Next comes the kitchen unit, and here the placement will depend on the equipment you plan to use. If you are using a regular two burner camping stove, you can follow most of the dimensions and details in the pic. 2 and the detailed drawing of the kitchen unit on page 117. First make the icebox and water heater following the detailed drawings for them and install them in place. The tank sits on a shelf with space underneath for a regular dinette frame. Once these blocks are in place, add a frame for the utensil compartment, the top of which serves as the base for the stove. Be sure to line this space (and under cabinets too) with a layer of asbestos to reflect heat. The frame for the cabinets, bread drawer and cutlery drawers should then be installed in place. Make all the cabinet doors, bread box, bureau and kitchen unit drawers at the same time, and be sure to make cutouts in the latter so they don’t fall out and spill lingerie or knives and forks all over the place. Cabinet doors, made of 1/4-inch thick masonite that slide into grooves, should have small hooks to keep them closed. When you’re done with all the furniture work, the cabinet should look like Figure 2. Then, while you still have room to work inside, add the wiring for the lights, which will be connected to a standard car electrical outlet. The interior lights, one above the front compartment doors and another on the rear lid, are carried out later and are connected to a separate battery.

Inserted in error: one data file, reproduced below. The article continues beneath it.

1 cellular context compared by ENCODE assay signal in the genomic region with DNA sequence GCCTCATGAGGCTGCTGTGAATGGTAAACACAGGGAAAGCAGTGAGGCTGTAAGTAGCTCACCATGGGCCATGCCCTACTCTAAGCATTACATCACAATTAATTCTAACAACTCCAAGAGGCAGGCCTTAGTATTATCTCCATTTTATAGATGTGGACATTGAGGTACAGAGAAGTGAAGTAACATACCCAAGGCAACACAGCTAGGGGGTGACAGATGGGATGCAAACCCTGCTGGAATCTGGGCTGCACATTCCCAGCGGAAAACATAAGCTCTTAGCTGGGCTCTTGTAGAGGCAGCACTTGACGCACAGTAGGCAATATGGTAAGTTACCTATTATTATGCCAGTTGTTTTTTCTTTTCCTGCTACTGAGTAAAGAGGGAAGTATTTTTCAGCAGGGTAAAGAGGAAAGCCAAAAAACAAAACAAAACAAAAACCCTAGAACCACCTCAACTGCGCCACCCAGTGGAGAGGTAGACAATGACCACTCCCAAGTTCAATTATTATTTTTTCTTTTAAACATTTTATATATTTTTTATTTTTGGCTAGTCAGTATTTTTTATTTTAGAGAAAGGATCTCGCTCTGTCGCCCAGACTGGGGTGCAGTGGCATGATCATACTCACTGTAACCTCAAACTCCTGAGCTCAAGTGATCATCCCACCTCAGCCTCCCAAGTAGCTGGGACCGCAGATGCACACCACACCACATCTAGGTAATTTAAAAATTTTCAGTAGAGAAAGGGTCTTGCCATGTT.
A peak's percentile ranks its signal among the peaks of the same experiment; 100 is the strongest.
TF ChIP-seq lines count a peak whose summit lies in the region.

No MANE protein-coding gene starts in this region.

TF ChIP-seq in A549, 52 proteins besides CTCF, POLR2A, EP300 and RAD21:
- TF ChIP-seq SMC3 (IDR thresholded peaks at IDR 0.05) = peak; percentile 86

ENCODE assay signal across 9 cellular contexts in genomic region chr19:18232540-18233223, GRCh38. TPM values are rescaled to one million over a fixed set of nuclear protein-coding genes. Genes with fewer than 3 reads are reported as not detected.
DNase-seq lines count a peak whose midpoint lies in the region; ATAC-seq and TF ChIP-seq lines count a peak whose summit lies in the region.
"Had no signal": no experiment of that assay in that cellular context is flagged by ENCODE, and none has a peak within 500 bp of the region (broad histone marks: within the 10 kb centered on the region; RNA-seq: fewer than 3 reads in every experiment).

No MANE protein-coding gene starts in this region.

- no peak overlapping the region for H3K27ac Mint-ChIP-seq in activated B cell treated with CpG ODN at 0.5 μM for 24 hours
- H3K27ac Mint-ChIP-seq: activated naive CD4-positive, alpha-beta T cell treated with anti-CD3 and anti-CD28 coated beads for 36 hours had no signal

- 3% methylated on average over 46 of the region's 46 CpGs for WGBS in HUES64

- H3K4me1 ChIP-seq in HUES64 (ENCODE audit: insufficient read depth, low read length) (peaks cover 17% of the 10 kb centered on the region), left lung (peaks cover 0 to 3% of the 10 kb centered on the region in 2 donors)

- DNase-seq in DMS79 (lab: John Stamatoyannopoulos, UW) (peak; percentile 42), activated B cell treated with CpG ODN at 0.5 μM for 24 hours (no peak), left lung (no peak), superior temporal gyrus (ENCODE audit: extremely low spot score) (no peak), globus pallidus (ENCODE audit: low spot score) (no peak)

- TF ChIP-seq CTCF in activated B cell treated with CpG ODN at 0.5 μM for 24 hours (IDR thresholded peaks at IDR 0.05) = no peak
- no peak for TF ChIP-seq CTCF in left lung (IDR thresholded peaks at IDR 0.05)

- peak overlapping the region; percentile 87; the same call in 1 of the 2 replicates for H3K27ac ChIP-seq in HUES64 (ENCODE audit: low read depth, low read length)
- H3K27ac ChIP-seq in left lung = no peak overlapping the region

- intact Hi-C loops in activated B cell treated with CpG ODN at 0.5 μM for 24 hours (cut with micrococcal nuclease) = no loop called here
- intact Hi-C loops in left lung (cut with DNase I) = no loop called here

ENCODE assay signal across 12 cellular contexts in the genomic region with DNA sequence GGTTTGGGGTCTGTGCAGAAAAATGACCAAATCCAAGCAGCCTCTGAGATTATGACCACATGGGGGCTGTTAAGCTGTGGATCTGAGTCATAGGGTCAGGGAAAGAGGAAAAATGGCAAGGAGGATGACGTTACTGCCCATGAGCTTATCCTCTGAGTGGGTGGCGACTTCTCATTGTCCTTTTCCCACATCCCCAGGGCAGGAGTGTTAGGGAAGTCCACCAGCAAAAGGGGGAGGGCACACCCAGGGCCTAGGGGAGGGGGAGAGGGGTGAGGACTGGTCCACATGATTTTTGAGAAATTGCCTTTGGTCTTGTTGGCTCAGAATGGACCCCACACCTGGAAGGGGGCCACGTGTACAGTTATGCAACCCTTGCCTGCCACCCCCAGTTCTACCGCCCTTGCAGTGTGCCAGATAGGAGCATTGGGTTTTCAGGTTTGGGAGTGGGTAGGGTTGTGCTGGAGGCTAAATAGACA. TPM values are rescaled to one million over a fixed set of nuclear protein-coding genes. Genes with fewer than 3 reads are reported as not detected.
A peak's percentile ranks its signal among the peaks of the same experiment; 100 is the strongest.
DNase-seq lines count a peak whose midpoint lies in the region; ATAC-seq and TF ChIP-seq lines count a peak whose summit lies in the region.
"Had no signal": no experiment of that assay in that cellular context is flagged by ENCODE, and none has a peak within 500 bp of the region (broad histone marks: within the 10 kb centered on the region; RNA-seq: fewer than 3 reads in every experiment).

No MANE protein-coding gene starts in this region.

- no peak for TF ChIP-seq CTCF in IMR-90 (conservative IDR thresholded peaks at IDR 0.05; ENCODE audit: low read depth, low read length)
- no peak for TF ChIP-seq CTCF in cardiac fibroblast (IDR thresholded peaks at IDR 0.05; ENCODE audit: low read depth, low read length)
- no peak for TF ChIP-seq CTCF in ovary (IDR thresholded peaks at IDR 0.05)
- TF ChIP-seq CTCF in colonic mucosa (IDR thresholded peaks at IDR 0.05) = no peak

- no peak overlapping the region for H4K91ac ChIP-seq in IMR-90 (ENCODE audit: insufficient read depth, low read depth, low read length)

Rice. 3. Template for making camper trailer body parts
Rice. 3. Template for making camper trailer body parts

The 1/4″ thick Masonite roof can now be glued and screwed to the side joists and beams, using stainless corner molding to cover the seams on the sides. The kitchen block cover is then made by following the details in the small drawings and the template in fig. 3. The lid is hung from the top using a long piano loop and a 3/8″ stand is installed as shown to hold it in place.

The original trailer, designed by Howard Warren of Riverside, California, has logged thousands of miles.
The original trailer, designed by Howard Warren of Riverside, California, has logged thousands of miles.

You’re at the finish line and the next task is to make the side doors. They are hung from the sides so that when closed they are flush with the outer walls. An ordinary car door handle and a simple lock inside. Now you can paint the outside of the trailer and varnish the inside. Make wings from heavy sheet metal and screw them to the side walls. The drop camper is ready, all you have to do is map out the route and go on a journey!

Based on materials from Mechanix Illustrated magazine (USA)